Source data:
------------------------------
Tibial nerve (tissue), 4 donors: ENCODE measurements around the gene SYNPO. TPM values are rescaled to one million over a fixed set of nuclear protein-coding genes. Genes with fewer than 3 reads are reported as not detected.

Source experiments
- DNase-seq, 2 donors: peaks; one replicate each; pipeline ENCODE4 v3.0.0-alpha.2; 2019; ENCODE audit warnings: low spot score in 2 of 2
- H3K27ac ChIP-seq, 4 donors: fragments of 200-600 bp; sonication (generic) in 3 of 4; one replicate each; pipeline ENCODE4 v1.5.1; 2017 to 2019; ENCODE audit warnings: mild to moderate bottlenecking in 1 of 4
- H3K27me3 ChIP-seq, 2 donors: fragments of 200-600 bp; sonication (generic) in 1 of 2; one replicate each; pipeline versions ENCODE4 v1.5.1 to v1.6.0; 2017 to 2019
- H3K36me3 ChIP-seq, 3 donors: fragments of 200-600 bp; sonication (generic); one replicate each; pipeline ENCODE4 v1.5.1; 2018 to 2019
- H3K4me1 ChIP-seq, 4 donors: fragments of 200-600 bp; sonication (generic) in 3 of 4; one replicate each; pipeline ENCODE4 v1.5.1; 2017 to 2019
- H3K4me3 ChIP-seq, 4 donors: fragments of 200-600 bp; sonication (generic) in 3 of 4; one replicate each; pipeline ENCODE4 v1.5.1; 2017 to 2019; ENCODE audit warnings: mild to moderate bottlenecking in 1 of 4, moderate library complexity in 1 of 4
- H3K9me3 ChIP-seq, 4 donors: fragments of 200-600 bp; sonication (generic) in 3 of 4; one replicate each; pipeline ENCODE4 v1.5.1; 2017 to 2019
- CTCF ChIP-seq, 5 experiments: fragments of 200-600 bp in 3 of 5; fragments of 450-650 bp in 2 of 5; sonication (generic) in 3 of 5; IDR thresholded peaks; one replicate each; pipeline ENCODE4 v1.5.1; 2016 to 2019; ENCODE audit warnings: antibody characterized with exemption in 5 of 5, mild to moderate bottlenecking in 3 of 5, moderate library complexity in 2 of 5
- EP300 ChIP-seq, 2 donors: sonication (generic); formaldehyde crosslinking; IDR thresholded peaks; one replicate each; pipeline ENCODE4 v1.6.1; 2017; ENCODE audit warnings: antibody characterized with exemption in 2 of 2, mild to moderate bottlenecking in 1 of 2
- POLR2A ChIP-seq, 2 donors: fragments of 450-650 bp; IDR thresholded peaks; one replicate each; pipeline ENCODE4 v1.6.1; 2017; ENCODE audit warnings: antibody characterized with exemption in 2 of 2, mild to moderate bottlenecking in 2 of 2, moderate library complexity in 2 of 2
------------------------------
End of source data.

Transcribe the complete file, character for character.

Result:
Tibial nerve (tissue), 4 donors: ENCODE measurements around the gene SYNPO. TPM values are rescaled to one million over a fixed set of nuclear protein-coding genes. Genes with fewer than 3 reads are reported as not detected.

Source experiments
- DNase-seq, 2 donors: peaks; one replicate each; pipeline ENCODE4 v3.0.0-alpha.2; 2019; ENCODE audit warnings: low spot score in 2 of 2
- H3K27ac ChIP-seq, 4 donors: fragments of 200-600 bp; sonication (generic) in 3 of 4; one replicate each; pipeline ENCODE4 v1.5.1; 2017 to 2019; ENCODE audit warnings: mild to moderate bottlenecking in 1 of 4
- H3K27me3 ChIP-seq, 2 donors: fragments of 200-600 bp; sonication (generic) in 1 of 2; one replicate each; pipeline versions ENCODE4 v1.5.1 to v1.6.0; 2017 to 2019
- H3K36me3 ChIP-seq, 3 donors: fragments of 200-600 bp; sonication (generic); one replicate each; pipeline ENCODE4 v1.5.1; 2018 to 2019
- H3K4me1 ChIP-seq, 4 donors: fragments of 200-600 bp; sonication (generic) in 3 of 4; one replicate each; pipeline ENCODE4 v1.5.1; 2017 to 2019
- H3K4me3 ChIP-seq, 4 donors: fragments of 200-600 bp; sonication (generic) in 3 of 4; one replicate each; pipeline ENCODE4 v1.5.1; 2017 to 2019; ENCODE audit warnings: mild to moderate bottlenecking in 1 of 4, moderate library complexity in 1 of 4
- H3K9me3 ChIP-seq, 4 donors: fragments of 200-600 bp; sonication (generic) in 3 of 4; one replicate each; pipeline ENCODE4 v1.5.1; 2017 to 2019
- CTCF ChIP-seq, 5 experiments: fragments of 200-600 bp in 3 of 5; fragments of 450-650 bp in 2 of 5; sonication (generic) in 3 of 5; IDR thresholded peaks; one replicate each; pipeline ENCODE4 v1.5.1; 2016 to 2019; ENCODE audit warnings: antibody characterized with exemption in 5 of 5, mild to moderate bottlenecking in 3 of 5, moderate library complexity in 2 of 5
- EP300 ChIP-seq, 2 donors: sonication (generic); formaldehyde crosslinking; IDR thresholded peaks; one replicate each; pipeline ENCODE4 v1.6.1; 2017; ENCODE audit warnings: antibody characterized with exemption in 2 of 2, mild to moderate bottlenecking in 1 of 2
- POLR2A ChIP-seq, 2 donors: fragments of 450-650 bp; IDR thresholded peaks; one replicate each; pipeline ENCODE4 v1.6.1; 2017; ENCODE audit warnings: antibody characterized with exemption in 2 of 2, mild to moderate bottlenecking in 2 of 2, moderate library complexity in 2 of 2